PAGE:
One of the most common conditions affecting dog’s eyes are ulcers. These can vary from minor to severe, and treatment can equally be simple and quick or complex and prolonged. Today we will discuss eye ulcers, their treatment, as well as if less medications may be better than more.
Table of contents
- What is an Eye Ulcer?
- How Do We Diagnose Ulcers?
- How Are Ulcers Treated?
- Medical Management:
- The first drug most vets will reach for when an ulcer is diagnosed will be topical antibiotics
- Another common product is corneal repair gel, made with hyaluronic acid that aids healing
- Pain relief is critical for ulcers, as they are acutely painful
- If there are underlying conditions these must also be addressed too
- Melting ulcers can require another topical product – plasma drops
- Surgical Management:
What is an Eye Ulcer?
An eye ulcer is damage to the cornea of the eye. The cornea is the clear outer structure of the eye. It is made up of multiple layers, going from the outside in: epithelium; stroma; Descemet’s membrane; endothelium. The deeper the ulcer damage, the more layers are involved. We can thus class ulcers as superficial (epithelial damage), shallow stromal (stromal damage), deep stromal (deep stromal damage), or a descemetocele (damage all the way down to Descemet’s membrane). Generally, the deeper the ulcer the more serious the problem. Deeper ulcers run a greater risk of catastrophic eye rupture.
Ulcers form due to a variety of factors, including trauma or rubbing, foreign bodies, inverted or everted eyelids, rubbing of hairs on faces, inwards-facing or abnormally-placed eyelashes, infection and even neurological or hormonal diseases. Certain breeds are more prone to ulcers, such as brachycephalic breeds with bulging eyes more prone to damage, and those predisposed to dry eye.
Ulcers are painful, particularly shallower ulcers where the nerve endings of the cornea are located. Pain results in redness of the eye, puffy eyes, excessive tear production, cloudiness of the eye, rapid blinking or closure of the eyelids, rubbing the face, thick gloopy discharge and general unwellness. Ulcers can also become seriously infected, resulting in a ‘melting ulcer’.
If untreated, eye ulcers can lead to chronic pain, damage to the eye, reduction or loss of sight, or even loss of the eye in extreme cases.
How Do We Diagnose Ulcers?
Ulcers can be diagnosed first based on the visual appearance of the eye – some ulcers may be obviously seen. The history, breed and symptoms of the dog will help too. Definitive diagnosis is performed by staining the eye using fluorescein stain, which stains the damaged cornea bright green. How the ulcer stains may also help determine how deep it is. A vet should also identify the cause of the ulcer by looking closely at the face shape and structure, checking tear production, eye pressure and more. If the eye is infected, swabs can aid in identifying and treating the microbes.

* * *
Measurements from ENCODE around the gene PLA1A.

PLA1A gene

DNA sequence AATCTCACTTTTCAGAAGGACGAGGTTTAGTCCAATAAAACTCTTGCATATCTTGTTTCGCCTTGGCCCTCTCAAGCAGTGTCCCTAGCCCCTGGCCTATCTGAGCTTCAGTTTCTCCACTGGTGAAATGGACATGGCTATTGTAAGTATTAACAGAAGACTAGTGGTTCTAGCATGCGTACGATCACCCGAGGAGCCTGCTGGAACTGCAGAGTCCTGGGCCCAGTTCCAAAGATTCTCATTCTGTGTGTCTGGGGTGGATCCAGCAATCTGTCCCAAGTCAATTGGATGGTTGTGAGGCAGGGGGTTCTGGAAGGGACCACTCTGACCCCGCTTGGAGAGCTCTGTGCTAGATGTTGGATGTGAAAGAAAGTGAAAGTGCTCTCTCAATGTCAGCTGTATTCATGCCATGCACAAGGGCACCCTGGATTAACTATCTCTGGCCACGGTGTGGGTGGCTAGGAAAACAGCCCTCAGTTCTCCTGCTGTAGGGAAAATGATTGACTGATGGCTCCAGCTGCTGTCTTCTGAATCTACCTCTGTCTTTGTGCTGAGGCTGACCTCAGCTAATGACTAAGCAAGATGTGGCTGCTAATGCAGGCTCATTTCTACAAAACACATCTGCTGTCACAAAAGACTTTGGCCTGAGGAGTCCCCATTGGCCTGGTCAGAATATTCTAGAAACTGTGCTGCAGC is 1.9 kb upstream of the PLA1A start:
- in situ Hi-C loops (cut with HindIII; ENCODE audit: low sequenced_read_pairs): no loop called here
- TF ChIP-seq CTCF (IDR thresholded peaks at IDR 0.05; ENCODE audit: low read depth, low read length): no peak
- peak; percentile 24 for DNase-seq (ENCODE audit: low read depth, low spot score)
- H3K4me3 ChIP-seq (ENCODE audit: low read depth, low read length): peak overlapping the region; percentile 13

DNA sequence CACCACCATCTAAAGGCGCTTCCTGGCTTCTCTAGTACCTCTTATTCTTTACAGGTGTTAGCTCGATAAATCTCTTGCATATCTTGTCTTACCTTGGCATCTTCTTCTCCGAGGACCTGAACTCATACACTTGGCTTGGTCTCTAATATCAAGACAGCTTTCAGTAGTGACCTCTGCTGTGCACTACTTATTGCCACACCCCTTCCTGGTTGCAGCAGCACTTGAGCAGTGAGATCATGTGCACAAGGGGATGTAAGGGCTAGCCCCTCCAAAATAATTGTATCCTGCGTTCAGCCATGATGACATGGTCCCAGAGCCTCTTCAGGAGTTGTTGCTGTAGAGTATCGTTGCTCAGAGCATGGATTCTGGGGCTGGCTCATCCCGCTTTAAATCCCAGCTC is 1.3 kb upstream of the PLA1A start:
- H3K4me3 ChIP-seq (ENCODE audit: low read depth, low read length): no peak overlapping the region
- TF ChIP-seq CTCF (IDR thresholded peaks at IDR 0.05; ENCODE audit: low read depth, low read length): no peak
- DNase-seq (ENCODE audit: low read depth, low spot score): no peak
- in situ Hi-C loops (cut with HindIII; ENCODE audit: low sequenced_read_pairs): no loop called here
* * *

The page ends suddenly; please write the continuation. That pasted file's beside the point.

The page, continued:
How Are Ulcers Treated?
Here’s where it gets complicated. Treatment for ulcers varies massively depending on the patient, owner, the specific ulcer and the vet involved. Treatment can take as little as a few days for the simplest ulcers, or many weeks for complex, deep or melting ulcers. As the ulcer progresses, treatment can change. Ulcers are a frustrating condition to treat, for owners and vets. Though not all will have a successful resolution, perseverance is key, particularly when it feels like you are going in circles.
The first drug most vets will reach for when an ulcer is diagnosed will be topical antibiotics
Drugs chosen often include fusidic acid, chloramphenicol or gentamycin. Even if ulcers aren’t seriously infected, any bacteria present will slow down healing, so inhibiting them is key. Many of these drugs come in gel or liquid form that will also lubricate the eye. These should be given two or more times a day. In severely infected eyes (or in dogs where access to the eyes is difficult), oral or injectable antibiotics can be given, though these can be less effective as the blood-retina barrier can block drugs from making it to the ulcerated cornea. Ideally, ulcers should be swabbed so we know what bacteria are present and what antibiotics are needed.
Another common product is corneal repair gel, made with hyaluronic acid that aids healing
This is often given alongside antibiotics two or more times a day. However, there is mixed evidence that these products are effective, with some studies showing they accelerate healing and others that it makes no difference. Since there is evidence it does help some dogs, it should be considered as a treatment option.
Pain relief is critical for ulcers, as they are acutely painful
Not addressing this is, of course, a welfare concern, as well as risking further damage if the dog rubs their eye in pain. The mainstay of treatment is usually oral non-steroidal anti-inflammatory drugs (NSAIDs) such as meloxicam or carprofen. These will reduce inflammation in the eye and provide pain relief. However, they may not be suitable for patients with kidney or liver disease. Topical NSAID eyedrops are an option, however one study noted that topical NSAIDs can lead to slower healing and increased risk of infection. Other pain relief drugs include gabapentin, opioid drugs like buprenorphine, paracetamol and others. Topical atropine can also be beneficial. Lubrication of the eye will also improve comfort and reduce the risk of further damage due to the ulcer drying out.